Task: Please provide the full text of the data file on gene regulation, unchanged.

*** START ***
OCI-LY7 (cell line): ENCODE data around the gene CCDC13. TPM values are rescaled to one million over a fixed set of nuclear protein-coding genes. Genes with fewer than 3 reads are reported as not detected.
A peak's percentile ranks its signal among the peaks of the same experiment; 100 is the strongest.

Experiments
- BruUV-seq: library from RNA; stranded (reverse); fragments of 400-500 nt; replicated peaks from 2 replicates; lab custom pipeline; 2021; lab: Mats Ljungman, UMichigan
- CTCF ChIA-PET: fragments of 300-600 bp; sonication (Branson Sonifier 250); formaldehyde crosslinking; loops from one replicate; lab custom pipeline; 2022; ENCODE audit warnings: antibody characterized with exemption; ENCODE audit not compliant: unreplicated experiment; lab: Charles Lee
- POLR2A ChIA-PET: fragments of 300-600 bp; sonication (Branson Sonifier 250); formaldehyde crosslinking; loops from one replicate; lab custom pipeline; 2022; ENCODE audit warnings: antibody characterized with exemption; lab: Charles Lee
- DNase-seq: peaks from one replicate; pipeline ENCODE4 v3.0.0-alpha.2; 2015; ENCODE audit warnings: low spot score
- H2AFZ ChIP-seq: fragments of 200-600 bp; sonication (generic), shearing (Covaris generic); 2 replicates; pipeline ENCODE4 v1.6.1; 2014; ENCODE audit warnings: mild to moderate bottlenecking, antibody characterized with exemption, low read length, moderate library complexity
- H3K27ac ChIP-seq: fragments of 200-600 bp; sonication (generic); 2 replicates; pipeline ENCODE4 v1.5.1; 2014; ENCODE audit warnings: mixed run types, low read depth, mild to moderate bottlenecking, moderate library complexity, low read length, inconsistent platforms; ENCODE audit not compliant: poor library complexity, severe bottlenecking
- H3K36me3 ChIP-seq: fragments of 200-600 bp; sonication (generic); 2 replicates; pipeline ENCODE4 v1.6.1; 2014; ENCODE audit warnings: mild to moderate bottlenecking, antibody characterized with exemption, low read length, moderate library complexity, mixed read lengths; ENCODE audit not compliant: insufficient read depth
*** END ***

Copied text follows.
OCI-LY7 (cell line): ENCODE data around the gene CCDC13. TPM values are rescaled to one million over a fixed set of nuclear protein-coding genes. Genes with fewer than 3 reads are reported as not detected.
A peak's percentile ranks its signal among the peaks of the same experiment; 100 is the strongest.

Experiments
- BruUV-seq: library from RNA; stranded (reverse); fragments of 400-500 nt; replicated peaks from 2 replicates; lab custom pipeline; 2021; lab: Mats Ljungman, UMichigan
- CTCF ChIA-PET: fragments of 300-600 bp; sonication (Branson Sonifier 250); formaldehyde crosslinking; loops from one replicate; lab custom pipeline; 2022; ENCODE audit warnings: antibody characterized with exemption; ENCODE audit not compliant: unreplicated experiment; lab: Charles Lee
- POLR2A ChIA-PET: fragments of 300-600 bp; sonication (Branson Sonifier 250); formaldehyde crosslinking; loops from one replicate; lab custom pipeline; 2022; ENCODE audit warnings: antibody characterized with exemption; lab: Charles Lee
- DNase-seq: peaks from one replicate; pipeline ENCODE4 v3.0.0-alpha.2; 2015; ENCODE audit warnings: low spot score
- H2AFZ ChIP-seq: fragments of 200-600 bp; sonication (generic), shearing (Covaris generic); 2 replicates; pipeline ENCODE4 v1.6.1; 2014; ENCODE audit warnings: mild to moderate bottlenecking, antibody characterized with exemption, low read length, moderate library complexity
- H3K27ac ChIP-seq: fragments of 200-600 bp; sonication (generic); 2 replicates; pipeline ENCODE4 v1.5.1; 2014; ENCODE audit warnings: mixed run types, low read depth, mild to moderate bottlenecking, moderate library complexity, low read length, inconsistent platforms; ENCODE audit not compliant: poor library complexity, severe bottlenecking
- H3K36me3 ChIP-seq: fragments of 200-600 bp; sonication (generic); 2 replicates; pipeline ENCODE4 v1.6.1; 2014; ENCODE audit warnings: mild to moderate bottlenecking, antibody characterized with exemption, low read length, moderate library complexity, mixed read lengths; ENCODE audit not compliant: insufficient read depth